Some people experience multiple system atrophy with orthostatic hypotension, also called Shy-Drager syndrome. This is a rare type of hypotension that leads to progressive decline of the autonomic nervous system, which controls involuntary functions, such as blood pressure, breathing, digestion, and heart rate. Parts of the brain that control these functions progressively malfunction. Researchers have not discovered what causes nervous system damage in patients with this type of hypotension. This type of hypotension is characterized by severe orthostatic hypotension along with very high blood pressure when lying down. Additional symptoms may include slowed movements, decreased coordination, problems with speech, muscle tremors, and urinary incontinence.There is currently no cure for this type of hypotension. But there are effective treatments to manage symptoms. Most patients die from the condition seven to 10 years after they are diagnosed.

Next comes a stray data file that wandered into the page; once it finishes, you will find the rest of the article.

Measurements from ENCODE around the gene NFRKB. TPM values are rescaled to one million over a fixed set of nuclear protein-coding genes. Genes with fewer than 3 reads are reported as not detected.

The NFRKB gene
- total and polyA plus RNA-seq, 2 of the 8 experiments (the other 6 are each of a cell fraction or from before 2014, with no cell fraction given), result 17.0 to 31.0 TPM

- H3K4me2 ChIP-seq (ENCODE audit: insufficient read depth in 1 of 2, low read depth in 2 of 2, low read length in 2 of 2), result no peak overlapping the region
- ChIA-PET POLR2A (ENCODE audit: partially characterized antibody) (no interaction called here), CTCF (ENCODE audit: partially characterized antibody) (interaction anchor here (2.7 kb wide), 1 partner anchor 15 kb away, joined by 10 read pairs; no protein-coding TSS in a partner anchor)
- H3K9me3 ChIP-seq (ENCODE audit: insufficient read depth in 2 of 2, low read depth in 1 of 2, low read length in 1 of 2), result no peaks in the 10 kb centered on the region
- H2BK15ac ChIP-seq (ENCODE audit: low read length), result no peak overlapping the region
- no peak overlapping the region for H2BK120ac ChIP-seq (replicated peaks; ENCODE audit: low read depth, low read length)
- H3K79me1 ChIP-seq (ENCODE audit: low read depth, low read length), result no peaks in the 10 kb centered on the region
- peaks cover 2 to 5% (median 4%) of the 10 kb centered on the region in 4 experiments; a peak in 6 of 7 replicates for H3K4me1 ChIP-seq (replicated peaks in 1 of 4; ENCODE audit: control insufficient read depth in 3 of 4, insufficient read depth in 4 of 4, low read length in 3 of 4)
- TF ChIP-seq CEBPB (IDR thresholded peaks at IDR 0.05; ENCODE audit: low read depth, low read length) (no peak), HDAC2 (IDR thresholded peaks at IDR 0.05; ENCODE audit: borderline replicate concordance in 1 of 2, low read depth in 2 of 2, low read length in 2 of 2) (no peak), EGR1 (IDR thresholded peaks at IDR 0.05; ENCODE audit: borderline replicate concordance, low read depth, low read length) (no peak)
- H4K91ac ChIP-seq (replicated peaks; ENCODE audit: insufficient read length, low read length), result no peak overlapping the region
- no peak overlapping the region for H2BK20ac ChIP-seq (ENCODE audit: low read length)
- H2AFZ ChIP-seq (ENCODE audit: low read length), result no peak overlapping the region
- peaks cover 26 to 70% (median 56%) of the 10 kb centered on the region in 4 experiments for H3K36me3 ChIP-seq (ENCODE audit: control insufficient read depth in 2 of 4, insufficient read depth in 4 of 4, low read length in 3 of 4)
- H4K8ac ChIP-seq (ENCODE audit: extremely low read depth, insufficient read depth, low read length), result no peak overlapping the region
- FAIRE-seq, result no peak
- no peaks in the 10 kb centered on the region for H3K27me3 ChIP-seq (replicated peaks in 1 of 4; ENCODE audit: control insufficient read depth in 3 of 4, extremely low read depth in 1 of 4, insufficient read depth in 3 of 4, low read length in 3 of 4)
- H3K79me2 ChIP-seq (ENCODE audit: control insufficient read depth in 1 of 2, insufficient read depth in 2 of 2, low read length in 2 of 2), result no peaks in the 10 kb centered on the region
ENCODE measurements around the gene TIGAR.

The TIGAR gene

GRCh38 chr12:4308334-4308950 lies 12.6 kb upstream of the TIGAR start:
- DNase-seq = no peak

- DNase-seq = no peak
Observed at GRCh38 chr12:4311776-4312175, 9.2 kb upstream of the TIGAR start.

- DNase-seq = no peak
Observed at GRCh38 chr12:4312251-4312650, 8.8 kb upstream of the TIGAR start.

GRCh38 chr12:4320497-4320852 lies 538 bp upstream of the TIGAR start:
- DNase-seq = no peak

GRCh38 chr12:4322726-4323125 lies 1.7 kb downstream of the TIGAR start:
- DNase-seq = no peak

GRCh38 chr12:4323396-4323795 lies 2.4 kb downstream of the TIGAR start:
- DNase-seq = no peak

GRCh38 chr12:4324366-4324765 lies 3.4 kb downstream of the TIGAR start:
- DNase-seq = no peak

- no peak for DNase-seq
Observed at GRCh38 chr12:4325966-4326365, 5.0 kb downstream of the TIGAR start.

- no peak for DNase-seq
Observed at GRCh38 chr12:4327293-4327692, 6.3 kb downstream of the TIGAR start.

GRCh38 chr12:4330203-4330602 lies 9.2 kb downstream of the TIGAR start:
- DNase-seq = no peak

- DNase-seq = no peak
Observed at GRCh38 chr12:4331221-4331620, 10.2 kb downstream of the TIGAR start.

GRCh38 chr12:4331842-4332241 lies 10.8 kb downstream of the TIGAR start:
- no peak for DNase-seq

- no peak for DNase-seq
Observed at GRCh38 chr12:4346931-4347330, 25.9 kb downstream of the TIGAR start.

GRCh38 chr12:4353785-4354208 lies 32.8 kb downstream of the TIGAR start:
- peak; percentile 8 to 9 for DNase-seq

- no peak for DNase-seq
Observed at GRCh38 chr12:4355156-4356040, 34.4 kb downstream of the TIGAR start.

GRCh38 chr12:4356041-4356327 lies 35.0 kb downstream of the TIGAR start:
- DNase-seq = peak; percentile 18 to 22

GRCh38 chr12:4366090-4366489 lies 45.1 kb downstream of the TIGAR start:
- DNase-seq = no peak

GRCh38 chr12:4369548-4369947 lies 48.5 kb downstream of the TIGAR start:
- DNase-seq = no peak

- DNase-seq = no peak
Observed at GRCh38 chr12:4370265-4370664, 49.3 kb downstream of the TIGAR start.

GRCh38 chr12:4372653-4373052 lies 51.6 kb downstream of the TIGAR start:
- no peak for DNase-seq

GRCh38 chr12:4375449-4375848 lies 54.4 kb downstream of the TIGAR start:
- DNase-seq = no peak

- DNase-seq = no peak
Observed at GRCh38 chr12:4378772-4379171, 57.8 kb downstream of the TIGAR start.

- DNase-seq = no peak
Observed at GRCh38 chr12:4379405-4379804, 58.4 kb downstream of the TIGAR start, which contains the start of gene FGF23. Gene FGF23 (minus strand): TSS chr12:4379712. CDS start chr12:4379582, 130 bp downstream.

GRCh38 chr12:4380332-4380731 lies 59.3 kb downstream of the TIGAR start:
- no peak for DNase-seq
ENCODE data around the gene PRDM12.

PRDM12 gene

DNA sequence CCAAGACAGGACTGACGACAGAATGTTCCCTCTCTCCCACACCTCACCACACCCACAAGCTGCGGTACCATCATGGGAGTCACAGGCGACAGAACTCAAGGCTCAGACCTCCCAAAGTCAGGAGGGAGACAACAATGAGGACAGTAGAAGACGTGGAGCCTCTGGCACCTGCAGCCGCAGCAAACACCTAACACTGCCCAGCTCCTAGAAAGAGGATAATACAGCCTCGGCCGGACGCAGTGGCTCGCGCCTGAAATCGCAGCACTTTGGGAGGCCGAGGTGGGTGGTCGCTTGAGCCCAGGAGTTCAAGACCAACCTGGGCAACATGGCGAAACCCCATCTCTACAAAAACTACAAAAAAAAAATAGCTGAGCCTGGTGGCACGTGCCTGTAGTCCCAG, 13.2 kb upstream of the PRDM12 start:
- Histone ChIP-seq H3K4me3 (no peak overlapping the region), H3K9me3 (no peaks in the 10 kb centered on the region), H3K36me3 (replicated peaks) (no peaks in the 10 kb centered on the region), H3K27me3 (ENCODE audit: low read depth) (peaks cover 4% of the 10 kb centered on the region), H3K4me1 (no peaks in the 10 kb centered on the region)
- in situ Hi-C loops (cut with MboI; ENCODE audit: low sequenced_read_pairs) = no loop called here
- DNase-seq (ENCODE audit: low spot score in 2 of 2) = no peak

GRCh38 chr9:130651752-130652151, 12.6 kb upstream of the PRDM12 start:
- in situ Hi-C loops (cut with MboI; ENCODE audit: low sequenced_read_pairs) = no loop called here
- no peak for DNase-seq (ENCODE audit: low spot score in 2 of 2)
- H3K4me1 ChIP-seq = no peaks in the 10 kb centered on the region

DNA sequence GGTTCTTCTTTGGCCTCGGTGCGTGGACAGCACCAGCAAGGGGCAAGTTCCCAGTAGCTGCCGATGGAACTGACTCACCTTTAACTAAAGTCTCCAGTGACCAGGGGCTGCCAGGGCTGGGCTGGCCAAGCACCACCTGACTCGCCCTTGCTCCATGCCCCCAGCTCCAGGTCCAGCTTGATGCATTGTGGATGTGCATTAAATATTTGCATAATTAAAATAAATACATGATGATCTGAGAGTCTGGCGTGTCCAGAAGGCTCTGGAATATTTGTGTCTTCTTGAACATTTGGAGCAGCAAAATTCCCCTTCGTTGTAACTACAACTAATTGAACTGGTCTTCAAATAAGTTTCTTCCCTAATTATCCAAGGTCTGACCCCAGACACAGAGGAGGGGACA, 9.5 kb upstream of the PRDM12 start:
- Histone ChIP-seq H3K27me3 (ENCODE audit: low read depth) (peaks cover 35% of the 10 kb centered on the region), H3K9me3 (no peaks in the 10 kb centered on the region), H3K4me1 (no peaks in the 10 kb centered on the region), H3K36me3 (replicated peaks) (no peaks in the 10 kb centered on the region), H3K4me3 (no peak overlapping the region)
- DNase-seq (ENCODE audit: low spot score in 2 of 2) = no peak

Some people with MSA experience slowness of movement and stiffness in their muscles that can be very similar to symptoms of Parkinson’s disease. Sometimes these symptoms can be improved with traditional medications for Parkinson’s disease. In other cases, physical therapy and exercise can help manage symptoms.
Other individuals with MSA experience problems with balance and coordination called ataxia. These symptoms can sometimes be improved with physical therapy and exercise.